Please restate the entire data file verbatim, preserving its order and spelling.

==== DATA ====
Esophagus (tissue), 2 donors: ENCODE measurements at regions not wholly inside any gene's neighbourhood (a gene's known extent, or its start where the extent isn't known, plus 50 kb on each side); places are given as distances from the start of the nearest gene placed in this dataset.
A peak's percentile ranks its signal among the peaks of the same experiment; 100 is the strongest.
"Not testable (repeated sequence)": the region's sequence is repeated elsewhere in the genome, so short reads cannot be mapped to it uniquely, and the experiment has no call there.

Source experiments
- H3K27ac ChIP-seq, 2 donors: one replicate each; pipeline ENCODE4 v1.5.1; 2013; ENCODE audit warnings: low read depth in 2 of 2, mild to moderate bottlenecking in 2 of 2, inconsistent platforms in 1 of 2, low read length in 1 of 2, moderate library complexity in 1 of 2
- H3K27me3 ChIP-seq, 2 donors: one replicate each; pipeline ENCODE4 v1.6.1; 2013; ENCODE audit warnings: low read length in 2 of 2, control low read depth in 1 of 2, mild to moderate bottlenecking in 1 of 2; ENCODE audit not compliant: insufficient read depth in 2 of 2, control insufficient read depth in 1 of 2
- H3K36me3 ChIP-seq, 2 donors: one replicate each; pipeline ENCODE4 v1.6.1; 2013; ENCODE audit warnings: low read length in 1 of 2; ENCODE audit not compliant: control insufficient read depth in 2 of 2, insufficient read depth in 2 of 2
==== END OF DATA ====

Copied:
Esophagus (tissue), 2 donors: ENCODE measurements at regions not wholly inside any gene's neighbourhood (a gene's known extent, or its start where the extent isn't known, plus 50 kb on each side); places are given as distances from the start of the nearest gene placed in this dataset.
A peak's percentile ranks its signal among the peaks of the same experiment; 100 is the strongest.
"Not testable (repeated sequence)": the region's sequence is repeated elsewhere in the genome, so short reads cannot be mapped to it uniquely, and the experiment has no call there.

Source experiments
- H3K27ac ChIP-seq, 2 donors: one replicate each; pipeline ENCODE4 v1.5.1; 2013; ENCODE audit warnings: low read depth in 2 of 2, mild to moderate bottlenecking in 2 of 2, inconsistent platforms in 1 of 2, low read length in 1 of 2, moderate library complexity in 1 of 2
- H3K27me3 ChIP-seq, 2 donors: one replicate each; pipeline ENCODE4 v1.6.1; 2013; ENCODE audit warnings: low read length in 2 of 2, control low read depth in 1 of 2, mild to moderate bottlenecking in 1 of 2; ENCODE audit not compliant: insufficient read depth in 2 of 2, control insufficient read depth in 1 of 2
- H3K36me3 ChIP-seq, 2 donors: one replicate each; pipeline ENCODE4 v1.6.1; 2013; ENCODE audit warnings: low read length in 1 of 2; ENCODE audit not compliant: control insufficient read depth in 2 of 2, insufficient read depth in 2 of 2